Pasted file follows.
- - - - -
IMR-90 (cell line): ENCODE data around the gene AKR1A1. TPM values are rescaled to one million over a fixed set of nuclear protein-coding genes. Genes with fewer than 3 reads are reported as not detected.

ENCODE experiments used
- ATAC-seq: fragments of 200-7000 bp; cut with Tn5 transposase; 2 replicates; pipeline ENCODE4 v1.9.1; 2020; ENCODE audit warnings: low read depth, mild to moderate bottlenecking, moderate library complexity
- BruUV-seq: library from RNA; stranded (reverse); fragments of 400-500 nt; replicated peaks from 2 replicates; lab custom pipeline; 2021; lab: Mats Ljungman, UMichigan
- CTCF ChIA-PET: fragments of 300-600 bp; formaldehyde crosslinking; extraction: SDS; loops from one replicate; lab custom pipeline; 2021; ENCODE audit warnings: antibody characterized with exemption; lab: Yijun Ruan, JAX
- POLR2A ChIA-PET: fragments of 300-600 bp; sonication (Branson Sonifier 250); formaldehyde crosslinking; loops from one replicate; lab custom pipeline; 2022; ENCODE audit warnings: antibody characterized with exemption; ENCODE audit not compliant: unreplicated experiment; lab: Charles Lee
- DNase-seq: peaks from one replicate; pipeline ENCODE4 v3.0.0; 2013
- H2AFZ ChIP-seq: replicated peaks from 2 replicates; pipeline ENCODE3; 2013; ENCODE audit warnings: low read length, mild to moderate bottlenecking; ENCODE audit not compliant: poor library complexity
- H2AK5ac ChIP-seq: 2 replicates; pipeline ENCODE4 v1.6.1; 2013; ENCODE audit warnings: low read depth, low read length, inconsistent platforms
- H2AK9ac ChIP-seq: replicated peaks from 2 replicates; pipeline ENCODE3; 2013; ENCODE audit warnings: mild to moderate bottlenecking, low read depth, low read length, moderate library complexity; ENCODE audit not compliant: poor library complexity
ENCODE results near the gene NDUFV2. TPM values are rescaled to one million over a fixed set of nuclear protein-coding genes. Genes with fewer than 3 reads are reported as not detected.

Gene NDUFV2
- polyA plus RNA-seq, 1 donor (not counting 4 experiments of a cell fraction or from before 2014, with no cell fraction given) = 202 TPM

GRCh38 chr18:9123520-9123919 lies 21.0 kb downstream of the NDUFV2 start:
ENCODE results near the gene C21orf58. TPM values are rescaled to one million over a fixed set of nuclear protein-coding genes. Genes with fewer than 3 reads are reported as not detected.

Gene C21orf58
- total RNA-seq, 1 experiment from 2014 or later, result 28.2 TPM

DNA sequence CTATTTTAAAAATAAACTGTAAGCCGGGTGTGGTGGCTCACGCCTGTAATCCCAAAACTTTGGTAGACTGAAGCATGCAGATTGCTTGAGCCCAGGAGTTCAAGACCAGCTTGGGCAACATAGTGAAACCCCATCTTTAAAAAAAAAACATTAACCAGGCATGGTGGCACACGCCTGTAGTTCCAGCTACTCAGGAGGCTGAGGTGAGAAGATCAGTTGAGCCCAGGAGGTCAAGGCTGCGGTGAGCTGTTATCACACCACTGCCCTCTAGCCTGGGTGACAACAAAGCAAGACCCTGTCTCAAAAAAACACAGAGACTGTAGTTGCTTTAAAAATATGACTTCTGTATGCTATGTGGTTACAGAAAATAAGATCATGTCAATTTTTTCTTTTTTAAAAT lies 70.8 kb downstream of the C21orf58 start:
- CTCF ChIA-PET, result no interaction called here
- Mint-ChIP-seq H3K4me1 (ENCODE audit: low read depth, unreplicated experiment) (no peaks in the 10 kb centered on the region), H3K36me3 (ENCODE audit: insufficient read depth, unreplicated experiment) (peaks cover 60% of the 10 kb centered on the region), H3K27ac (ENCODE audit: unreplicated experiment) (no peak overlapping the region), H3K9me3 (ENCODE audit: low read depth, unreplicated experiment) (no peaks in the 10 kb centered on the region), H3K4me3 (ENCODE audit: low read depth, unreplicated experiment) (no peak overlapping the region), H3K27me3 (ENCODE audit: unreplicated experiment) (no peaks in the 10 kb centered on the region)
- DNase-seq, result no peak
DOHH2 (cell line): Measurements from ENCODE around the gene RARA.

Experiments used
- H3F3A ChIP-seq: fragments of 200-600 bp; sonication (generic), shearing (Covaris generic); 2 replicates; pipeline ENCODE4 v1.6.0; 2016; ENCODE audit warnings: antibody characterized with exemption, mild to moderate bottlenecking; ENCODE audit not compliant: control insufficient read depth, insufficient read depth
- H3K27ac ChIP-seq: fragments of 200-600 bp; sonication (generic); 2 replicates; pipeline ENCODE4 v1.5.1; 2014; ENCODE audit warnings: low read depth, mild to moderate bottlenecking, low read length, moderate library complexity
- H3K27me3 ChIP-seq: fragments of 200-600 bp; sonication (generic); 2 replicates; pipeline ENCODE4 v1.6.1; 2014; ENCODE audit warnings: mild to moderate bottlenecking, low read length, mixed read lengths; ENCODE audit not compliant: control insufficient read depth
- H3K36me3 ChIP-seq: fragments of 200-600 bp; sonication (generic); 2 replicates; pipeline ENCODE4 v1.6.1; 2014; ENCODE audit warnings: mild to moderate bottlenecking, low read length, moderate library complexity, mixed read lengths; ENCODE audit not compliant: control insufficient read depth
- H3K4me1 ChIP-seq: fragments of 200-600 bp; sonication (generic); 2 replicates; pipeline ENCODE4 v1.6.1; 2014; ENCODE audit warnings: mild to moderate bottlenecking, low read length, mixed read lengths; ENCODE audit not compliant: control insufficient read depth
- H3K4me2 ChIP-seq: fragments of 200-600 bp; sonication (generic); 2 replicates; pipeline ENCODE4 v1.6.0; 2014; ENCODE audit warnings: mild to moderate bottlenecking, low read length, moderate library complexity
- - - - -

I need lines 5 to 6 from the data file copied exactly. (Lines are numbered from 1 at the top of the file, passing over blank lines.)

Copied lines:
- CTCF ChIA-PET: fragments of 300-600 bp; formaldehyde crosslinking; extraction: SDS; loops from one replicate; lab custom pipeline; 2021; ENCODE audit warnings: antibody characterized with exemption; lab: Yijun Ruan, JAX
- POLR2A ChIA-PET: fragments of 300-600 bp; sonication (Branson Sonifier 250); formaldehyde crosslinking; loops from one replicate; lab custom pipeline; 2022; ENCODE audit warnings: antibody characterized with exemption; ENCODE audit not compliant: unreplicated experiment; lab: Charles Lee